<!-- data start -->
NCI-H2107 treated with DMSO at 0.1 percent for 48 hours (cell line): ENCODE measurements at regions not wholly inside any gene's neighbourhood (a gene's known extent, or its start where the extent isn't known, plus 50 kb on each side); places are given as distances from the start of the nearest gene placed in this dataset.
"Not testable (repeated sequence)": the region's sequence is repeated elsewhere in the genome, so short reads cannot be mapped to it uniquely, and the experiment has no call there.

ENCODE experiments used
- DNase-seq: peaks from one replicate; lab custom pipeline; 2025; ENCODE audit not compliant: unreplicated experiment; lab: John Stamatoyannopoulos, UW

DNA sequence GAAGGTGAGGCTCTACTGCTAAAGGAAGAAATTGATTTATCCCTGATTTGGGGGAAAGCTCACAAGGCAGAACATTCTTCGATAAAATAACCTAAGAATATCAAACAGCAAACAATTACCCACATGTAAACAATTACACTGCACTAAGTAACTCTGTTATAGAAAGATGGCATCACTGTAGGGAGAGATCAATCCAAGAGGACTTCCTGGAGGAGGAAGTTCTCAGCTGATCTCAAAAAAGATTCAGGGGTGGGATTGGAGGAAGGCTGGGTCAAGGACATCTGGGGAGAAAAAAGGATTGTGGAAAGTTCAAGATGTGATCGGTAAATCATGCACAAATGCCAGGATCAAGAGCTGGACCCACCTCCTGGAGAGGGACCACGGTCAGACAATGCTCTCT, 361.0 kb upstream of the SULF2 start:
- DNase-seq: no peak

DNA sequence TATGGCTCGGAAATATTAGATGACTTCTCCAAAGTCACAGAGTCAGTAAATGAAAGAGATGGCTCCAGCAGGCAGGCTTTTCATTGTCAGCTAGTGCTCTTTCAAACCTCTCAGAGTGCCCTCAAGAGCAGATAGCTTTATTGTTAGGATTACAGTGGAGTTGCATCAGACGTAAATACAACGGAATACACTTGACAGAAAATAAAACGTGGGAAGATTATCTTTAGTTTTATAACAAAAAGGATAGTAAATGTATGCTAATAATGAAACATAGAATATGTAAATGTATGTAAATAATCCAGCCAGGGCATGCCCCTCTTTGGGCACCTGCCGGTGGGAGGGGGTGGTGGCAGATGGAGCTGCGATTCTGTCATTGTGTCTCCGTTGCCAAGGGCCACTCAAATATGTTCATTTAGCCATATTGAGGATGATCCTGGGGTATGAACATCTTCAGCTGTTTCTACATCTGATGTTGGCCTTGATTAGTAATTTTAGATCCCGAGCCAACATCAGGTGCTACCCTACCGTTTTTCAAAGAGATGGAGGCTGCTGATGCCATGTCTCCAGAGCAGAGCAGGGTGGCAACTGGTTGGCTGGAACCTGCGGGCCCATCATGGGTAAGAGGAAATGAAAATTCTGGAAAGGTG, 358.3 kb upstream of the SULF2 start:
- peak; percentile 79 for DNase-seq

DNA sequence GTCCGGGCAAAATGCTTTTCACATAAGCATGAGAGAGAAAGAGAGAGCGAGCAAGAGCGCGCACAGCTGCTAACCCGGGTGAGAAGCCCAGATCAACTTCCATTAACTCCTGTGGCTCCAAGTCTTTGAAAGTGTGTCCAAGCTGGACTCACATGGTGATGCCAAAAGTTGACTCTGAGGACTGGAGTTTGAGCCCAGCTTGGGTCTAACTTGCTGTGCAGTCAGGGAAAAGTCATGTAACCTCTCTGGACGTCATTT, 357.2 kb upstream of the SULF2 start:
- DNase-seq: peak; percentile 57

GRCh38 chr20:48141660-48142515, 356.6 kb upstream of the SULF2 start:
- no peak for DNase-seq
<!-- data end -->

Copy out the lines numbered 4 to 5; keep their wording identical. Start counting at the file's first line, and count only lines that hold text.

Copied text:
- DNase-seq: peaks from one replicate; lab custom pipeline; 2025; ENCODE audit not compliant: unreplicated experiment; lab: John Stamatoyannopoulos, UW

DNA sequence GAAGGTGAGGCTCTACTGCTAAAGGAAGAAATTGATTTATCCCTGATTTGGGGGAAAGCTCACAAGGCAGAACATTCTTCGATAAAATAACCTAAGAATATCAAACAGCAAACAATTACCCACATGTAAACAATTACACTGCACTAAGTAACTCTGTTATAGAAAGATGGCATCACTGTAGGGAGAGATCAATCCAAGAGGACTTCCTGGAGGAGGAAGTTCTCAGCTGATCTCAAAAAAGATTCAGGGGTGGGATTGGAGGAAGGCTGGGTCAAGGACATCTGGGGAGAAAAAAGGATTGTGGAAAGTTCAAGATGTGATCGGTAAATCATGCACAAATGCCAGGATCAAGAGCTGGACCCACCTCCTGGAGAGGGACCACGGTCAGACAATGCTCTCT, 361.0 kb upstream of the SULF2 start: